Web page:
|Mr Puggsly said:
The move to 480p to 720p was a very significant transition in regard to what our eyes can easily perceive. As was moving from 240p to 480p. The transition to 1080p and 4K wasn't as obvious, even if the number of pixels grew significantly.
I agree. The move from 480P to 720P was a significant transition.
Some consoles (Like the Switch and WiiU) are able to show us the differences of say... 480P and 720P in real time though.
It's not as significant though as the transition from 6th gen to 7th gen +480P to 720P, because that also generally had an accompanying shift in output technology. (Analogue to Digital.)
The shift to 4k can be just as big, all depends on your panel size and how far you sit from it, but it's very noticeable when I shift from the Xbox One X with a game racing towards a 4k output to a Nintendo Switch/Xbox One/Playstation 4 game which tops out at 1080P.
|Mr Puggsly said:
From the little research I did, I'm pretty sure 6th gen consoles and Wii were primarily doing 640x480 natively in games, lower wasn't unusual to help performance. Although its worth noting the original Xbox had a surprising large list of games that did 720p.
640x480 and 720x480 titles typically relied on Anamorphic widescreen on the Gamecube and Wii. That's the output.
Doesn't mean they aren't rendering games internally at 854x480... In-fact many games on Gamecube and Wii did 512x448 or less.
I.E. Dragon Ball Budokai 2 was 512x224 on the Gamecube or 224P.
However the Wii's internal frambuffer allows for 854x480.
Worthy of mention is that the WiiU's gamepad is also 480P or 854x480 and many switch games fall to that same resolution.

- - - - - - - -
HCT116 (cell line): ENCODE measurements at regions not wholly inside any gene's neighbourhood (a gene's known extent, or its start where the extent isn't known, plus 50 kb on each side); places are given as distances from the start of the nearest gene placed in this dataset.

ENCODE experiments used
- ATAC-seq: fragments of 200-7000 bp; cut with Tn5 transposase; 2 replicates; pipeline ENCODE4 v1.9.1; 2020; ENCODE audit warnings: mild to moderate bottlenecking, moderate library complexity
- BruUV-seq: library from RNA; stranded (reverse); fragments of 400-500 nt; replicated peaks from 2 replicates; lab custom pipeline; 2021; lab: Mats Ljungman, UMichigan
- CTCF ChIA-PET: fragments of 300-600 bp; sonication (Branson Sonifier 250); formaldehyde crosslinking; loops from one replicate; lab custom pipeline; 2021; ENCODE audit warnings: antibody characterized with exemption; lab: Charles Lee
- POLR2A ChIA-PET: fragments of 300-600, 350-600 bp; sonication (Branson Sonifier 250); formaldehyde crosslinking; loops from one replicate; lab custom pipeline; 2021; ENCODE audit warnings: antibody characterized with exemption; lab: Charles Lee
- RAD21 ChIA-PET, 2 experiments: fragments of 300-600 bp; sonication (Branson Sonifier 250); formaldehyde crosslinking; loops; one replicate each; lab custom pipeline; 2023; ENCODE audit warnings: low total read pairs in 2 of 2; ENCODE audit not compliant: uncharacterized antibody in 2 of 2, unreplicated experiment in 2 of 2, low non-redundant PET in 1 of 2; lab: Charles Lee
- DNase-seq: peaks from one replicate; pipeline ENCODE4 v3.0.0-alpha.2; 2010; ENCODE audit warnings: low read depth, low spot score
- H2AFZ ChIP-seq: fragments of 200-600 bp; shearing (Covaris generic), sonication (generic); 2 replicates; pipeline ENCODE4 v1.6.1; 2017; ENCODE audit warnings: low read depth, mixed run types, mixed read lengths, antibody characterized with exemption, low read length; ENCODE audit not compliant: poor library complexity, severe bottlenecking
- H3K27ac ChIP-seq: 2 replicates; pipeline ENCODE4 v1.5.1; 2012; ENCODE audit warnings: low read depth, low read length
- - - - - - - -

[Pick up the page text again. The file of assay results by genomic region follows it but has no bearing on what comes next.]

But for a true 480P 16:9 widescreen image the resolution is most certainly 854×480.
|Mr Puggsly said:
Component is analog yet its at par wit HDMI. Also just by adjusting the resolution in PC games, its obvious that 480p and 720p are a world of difference.
Component is nowhere near HDMI. - Component tops out at 1080 interlaced for starters...
I have a component+composite+HDMI cable for the Xbox 360 and the difference is night and day. HDMI > Component > Composite in that order.
The difference between 480P and 720P differences and how pronounced those differences are... Of course stems from display type (I.E. Native resolution), display size and distance from the display.
The difference between 480P and 720P on a PC via CRT monitor is stuff all.
The difference between 480P and 720P on an LCD panel which is 720P/1080P native is massive.
Digital Foundry did a CRT breakdown just recently, go check that video out.
Even if a 480p console had a digital output, the games are still gonna look bad on a HD screen due to low resolution. I was playing with Halo Reach's resolution settings on PC, I can assure 480p looks terrible. But fine you want a OG Xbox flavor.
I've played games varying from 720p to 4K on large screens (60-70"). I still say the disparity there isn't as big as 480p to 720p. Not all games running 720p is equal of course, AA has become so advanced that 720p experiences can look surprisingly good. While others can be more muddy or pixelated.
480p looks okay on a small screen like the Wii U tablet and sometimes Switch games are doing that resolution. Vita was often doing 480p or lower in demanding games. Even 240p has been acceptable on the tiny 3DS screen.
If a game like DB on Gamecube is doing 512x224, doesn't make sense to call it 224p because the ratio is so unusual. Same goes for modern games doing 1920x2160, like RDR2 on PS4 Pro.
From what I've seen component is capable of 1080p, not just 1080i. I think this depends on the television, older TVs might be limited to 1080i. From my experience and what I've read, component can be at par with HDMI.